Patients and doctors struggle through severe long-haul COVID numbness, paralysis

Posted at 7:59 AM, Feb 23, 2022

COVID case counts are going down in many parts of the United States but it’s likely that most people either already got COVID (whether they know it or not) or at least know a few people who have battled the disease.

Even with all that modern medicine has to offer patients and their doctors, many are still stumped by some of the most severe conditions emerging after patients appear to recover from the coronavirus.

I took a shower back in March of 2021 and didn’t realize that I had my socks on because I couldn’t feel my feet,” said Matt Close.

Matt has been in a wheelchair for months while trying to recover from paralysis after he recovered from COVID.

What started as Close’s bizarre lapse after he got COVID in February 2021, quickly became much more serious when the numbness moved up his legs and pain set in soon after. Close wasn’t vaccinated because of an auto-immune disease, but he says his wife did get the shot.

“One Friday evening, I started falling and I could not get up the stairs and that’s when I knew something was wrong,” said Close. “Finally I did have a doctor that said, ‘Hey, there’s multiple of you and there’s one common thread and it’s COVID.”

Close recovered from the traditional COVID symptoms roughly a year ago, but he’s been in a wheelchair or using a walker to get around for months, preventing him from driving. He’s also often in intense pain because of nerve regeneration in his legs. Physical therapy helps him improve and move around a little better, but cases like Close’s are making doctors like University Hospitals Neurologist Dr. Kamal Chemali take notice.

Dr. Chemali says the medical community needs more research to figure out why some patients are having some pretty severe post-COVID symptoms.

“We have to consider the long-term complications as part of the whole disease,” said Chemali.

Chemali says it’s not uncommon for viruses to affect the nervous system for a little while, but that the numbness and temporary paralysis usually only lasts a short time. He’s seeing patients in situations that seem similar to Close who seem to beat the virus only to have these conditions set in later.

“Suddenly, they start to develop these neurological symptoms and within a few days, they were paralyzed,” said Dr. Chemali. “Totally paralyzed.”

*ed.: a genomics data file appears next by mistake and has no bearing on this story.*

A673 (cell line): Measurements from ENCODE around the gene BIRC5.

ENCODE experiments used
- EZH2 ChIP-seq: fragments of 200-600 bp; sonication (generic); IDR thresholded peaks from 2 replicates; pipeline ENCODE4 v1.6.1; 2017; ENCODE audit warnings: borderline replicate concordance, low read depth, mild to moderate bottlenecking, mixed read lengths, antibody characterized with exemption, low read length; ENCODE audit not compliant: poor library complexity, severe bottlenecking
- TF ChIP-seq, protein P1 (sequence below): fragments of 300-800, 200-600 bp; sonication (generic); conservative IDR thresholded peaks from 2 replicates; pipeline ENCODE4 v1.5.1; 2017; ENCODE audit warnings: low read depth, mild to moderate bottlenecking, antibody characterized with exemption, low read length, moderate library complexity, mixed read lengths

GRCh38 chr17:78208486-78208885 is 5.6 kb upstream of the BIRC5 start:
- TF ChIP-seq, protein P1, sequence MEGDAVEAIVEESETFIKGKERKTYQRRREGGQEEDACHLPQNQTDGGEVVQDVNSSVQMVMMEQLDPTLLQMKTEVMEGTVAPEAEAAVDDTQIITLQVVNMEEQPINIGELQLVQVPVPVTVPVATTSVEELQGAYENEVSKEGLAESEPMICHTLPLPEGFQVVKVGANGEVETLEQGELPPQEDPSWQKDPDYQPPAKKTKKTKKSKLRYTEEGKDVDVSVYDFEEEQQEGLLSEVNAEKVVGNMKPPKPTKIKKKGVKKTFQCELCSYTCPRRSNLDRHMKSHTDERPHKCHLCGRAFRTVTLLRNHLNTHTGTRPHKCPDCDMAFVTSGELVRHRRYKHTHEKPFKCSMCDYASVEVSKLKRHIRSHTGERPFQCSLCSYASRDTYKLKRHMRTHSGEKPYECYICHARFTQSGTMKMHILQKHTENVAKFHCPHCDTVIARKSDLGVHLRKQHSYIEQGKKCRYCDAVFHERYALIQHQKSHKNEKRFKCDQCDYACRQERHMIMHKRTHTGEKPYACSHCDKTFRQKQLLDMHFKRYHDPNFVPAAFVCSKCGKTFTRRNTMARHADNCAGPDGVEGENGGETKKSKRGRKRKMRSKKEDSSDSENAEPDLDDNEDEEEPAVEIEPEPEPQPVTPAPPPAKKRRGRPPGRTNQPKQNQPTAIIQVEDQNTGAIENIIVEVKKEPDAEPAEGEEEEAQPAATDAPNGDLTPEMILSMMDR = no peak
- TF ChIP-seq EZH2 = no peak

Close uses a walker to get around and has been able to work from home during his recovery.

It’s a big reason politicians and the National Institute of Health are throwing more funding at research for post-COVID conditions and the mental health challenges they create for patients.

Senator Sherrod Brown’s (D-Ohio) office pointed out that he voted for the American Rescue Plan, which had nearly $500 million to support large-scale studies on the long-term effects of COVID.

Representatives Antony Gonzalez (OH-16) and David Joyce (OH-14) introduced the Brycen Gray and Ben Price COVID-19 Neurological Impact Act, which is looking to boost research funding for “neurological and psychiatric illnesses associated with COVID-19 infection,” according to a press release.

Anthony Gonzalez
In this image from video, Rep. Anthony Gonzalez, R-Ohio, speaks on the floor of the House of Representatives at the U.S. Capitol in Washington, Thursday, April 23, 2020. (House Television via AP)

Because COVID is still relatively new and changing, it’s hard to get a good idea of how common conditions like Close’s are in the general population. The hope is that additional research will help shed light on why the numbness, pain, and paralysis lingers in patients longer than it does after other viruses, and how to properly address it.

“What is causing that neurological problem to happen?,” asked Chemali. “Is it just a viral infection like any other? Are these symptoms different from post-COVID infections and other virus post-infections? This is where research really has to be active.”

In the meantime, Close goes to regular physical therapy trying to figure out what happens next.

“I am getting better, but it has been a long time,” said Close.

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